Monday, 24 February 2014
by Richard Trouncer
Over the Christmas period I particularly enjoyed listening to Cthulhu Carols while playing Arkham Horror. The combination of unspeakable, mind bending horror and lovely Christmas carols takes the sting out of Cthulhu and the nauseating out of Christmas. I'd suggest listening to them while reading the rest of this blog.
For those of you unfamiliar with it, Cthulhu, and the associated mythos, was created over a century ago by H.P. Lovecraft, a horror writer. Personally, I find his style difficult to read and the stories a little repetitive, but the world of horror he created is genius. We are sitting on a thin veneer of normality, and underneath, just waiting to break through, are horrors who would consume everything in a moment, whose shadow would drive you to madness, whose existence proves everything meaningless.
Time for a non sequitur, but hang with me. Those who study the bible in universities generally accept a changing understanding of the devil within the bible. Initially the devil is not present, evil is chaos opposed by God, and the devil changes from a prosecuting angel into an opponent of God personifying moral wickedness. In many ways the former scares me more, a meaningless chaos that the Cthulhu mythos taps into. It scares me because it seems as I get older to be an increasingly rational way to view the world.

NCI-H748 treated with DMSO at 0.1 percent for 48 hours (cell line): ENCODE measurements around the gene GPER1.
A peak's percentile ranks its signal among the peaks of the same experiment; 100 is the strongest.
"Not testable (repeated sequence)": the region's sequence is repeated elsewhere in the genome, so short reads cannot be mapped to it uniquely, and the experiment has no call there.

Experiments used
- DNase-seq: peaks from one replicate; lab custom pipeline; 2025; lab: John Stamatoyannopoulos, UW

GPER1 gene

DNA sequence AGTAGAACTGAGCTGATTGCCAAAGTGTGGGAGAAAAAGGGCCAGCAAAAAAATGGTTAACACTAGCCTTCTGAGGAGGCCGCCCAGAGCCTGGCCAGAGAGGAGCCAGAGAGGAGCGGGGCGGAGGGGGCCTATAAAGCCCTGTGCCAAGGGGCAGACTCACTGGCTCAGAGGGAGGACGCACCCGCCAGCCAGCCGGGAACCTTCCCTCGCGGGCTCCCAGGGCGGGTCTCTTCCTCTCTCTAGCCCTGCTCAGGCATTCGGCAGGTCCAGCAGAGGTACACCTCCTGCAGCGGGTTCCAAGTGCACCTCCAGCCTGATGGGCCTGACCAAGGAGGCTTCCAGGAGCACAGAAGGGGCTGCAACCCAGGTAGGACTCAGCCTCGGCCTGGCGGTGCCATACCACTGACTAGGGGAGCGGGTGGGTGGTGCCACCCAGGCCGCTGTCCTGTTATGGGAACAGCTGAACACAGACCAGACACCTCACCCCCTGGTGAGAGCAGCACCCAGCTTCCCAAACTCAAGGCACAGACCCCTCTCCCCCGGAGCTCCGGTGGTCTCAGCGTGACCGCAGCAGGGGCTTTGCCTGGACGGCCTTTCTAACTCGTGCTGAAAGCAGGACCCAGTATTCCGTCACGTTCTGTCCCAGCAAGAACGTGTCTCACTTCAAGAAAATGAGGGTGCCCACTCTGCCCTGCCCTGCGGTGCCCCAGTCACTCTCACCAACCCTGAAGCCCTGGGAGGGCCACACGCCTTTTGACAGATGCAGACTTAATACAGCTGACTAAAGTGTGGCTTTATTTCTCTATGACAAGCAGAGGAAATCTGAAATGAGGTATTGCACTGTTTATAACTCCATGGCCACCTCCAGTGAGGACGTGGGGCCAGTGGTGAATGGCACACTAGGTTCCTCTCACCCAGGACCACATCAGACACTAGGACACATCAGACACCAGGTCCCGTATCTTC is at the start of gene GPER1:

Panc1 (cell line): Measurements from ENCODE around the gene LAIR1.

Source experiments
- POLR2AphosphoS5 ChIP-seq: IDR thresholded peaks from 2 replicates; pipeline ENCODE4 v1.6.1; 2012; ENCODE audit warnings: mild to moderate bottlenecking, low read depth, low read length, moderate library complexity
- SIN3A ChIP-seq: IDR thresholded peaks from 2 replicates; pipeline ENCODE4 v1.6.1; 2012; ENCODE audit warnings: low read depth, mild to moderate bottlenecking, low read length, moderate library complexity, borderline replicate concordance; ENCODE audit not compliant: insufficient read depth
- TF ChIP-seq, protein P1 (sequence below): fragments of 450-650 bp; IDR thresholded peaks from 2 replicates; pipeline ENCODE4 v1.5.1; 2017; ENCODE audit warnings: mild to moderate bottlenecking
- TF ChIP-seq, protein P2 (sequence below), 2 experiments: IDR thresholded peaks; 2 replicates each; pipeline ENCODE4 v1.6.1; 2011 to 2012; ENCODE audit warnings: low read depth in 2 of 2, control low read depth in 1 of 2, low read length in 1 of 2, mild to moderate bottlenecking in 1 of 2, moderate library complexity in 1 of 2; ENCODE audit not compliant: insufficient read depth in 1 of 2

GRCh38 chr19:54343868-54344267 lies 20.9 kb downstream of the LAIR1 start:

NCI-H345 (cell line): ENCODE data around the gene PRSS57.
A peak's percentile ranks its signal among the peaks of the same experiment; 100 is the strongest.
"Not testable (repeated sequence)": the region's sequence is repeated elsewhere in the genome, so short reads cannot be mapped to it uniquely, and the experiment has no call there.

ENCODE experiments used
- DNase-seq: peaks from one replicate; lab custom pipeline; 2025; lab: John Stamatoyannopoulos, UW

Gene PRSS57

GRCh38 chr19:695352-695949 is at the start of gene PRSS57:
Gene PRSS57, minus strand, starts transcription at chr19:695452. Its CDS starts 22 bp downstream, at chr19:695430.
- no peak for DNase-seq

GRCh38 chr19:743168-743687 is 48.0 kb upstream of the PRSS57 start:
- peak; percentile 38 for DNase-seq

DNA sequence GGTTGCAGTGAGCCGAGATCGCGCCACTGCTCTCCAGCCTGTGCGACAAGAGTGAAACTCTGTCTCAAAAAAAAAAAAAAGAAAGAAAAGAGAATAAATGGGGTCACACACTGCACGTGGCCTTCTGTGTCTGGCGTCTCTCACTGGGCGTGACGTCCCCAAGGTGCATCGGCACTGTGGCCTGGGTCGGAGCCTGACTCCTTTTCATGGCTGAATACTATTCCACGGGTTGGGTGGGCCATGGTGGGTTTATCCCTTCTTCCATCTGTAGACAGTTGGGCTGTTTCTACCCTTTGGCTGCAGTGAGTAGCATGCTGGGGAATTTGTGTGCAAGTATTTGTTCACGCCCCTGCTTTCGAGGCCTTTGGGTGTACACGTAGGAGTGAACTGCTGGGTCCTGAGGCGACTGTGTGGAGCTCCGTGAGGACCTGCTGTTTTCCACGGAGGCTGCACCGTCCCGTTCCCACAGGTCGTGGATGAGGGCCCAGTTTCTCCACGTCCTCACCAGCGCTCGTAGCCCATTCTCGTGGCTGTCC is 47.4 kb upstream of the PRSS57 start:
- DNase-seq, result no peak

When I see natural disasters, disease and arbitrary suffering I find belief in God hard to hold onto. A world without meaning, where stuff just happens and we have little control or ability to direct even our own local environment, seems far more likely than a God suffused universe where love is the basis of existence. In comparison, an evil force wanting to destroy, sow misery and hate seems curiously reassuring - at least it can be understood.
I know suggesting God versus meaninglessness as the only two views is simplistic, that atheism and philosophy would suggest that I'm being naive. They're probably right, I've always struggled with postmodernism. But for me it feels this way sometimes. Holding onto my faith in God - love, hope and all that is best, is a struggle against meaninglessness. Against despair. Against Cthulhu and all his Christmas Carols.